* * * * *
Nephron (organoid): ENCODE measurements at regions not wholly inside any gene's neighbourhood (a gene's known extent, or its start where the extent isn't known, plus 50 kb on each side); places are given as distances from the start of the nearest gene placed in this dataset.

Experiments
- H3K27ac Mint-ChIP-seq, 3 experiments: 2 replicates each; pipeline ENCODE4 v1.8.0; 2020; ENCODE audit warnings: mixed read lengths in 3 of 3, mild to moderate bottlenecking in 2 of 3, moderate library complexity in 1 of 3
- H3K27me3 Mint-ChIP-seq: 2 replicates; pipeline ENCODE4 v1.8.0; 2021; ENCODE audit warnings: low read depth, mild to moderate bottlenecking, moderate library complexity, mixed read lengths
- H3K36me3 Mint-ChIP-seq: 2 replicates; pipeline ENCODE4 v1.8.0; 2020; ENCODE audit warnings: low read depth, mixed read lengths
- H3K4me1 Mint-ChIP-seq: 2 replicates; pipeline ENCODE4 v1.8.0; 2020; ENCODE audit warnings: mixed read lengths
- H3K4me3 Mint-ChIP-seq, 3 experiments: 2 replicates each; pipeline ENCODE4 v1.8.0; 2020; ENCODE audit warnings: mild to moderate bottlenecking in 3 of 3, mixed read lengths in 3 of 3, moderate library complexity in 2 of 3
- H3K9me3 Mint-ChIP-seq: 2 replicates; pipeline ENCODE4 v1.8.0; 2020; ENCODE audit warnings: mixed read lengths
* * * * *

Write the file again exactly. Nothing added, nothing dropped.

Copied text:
Nephron (organoid): ENCODE measurements at regions not wholly inside any gene's neighbourhood (a gene's known extent, or its start where the extent isn't known, plus 50 kb on each side); places are given as distances from the start of the nearest gene placed in this dataset.

Experiments
- H3K27ac Mint-ChIP-seq, 3 experiments: 2 replicates each; pipeline ENCODE4 v1.8.0; 2020; ENCODE audit warnings: mixed read lengths in 3 of 3, mild to moderate bottlenecking in 2 of 3, moderate library complexity in 1 of 3
- H3K27me3 Mint-ChIP-seq: 2 replicates; pipeline ENCODE4 v1.8.0; 2021; ENCODE audit warnings: low read depth, mild to moderate bottlenecking, moderate library complexity, mixed read lengths
- H3K36me3 Mint-ChIP-seq: 2 replicates; pipeline ENCODE4 v1.8.0; 2020; ENCODE audit warnings: low read depth, mixed read lengths
- H3K4me1 Mint-ChIP-seq: 2 replicates; pipeline ENCODE4 v1.8.0; 2020; ENCODE audit warnings: mixed read lengths
- H3K4me3 Mint-ChIP-seq, 3 experiments: 2 replicates each; pipeline ENCODE4 v1.8.0; 2020; ENCODE audit warnings: mild to moderate bottlenecking in 3 of 3, mixed read lengths in 3 of 3, moderate library complexity in 2 of 3
- H3K9me3 Mint-ChIP-seq: 2 replicates; pipeline ENCODE4 v1.8.0; 2020; ENCODE audit warnings: mixed read lengths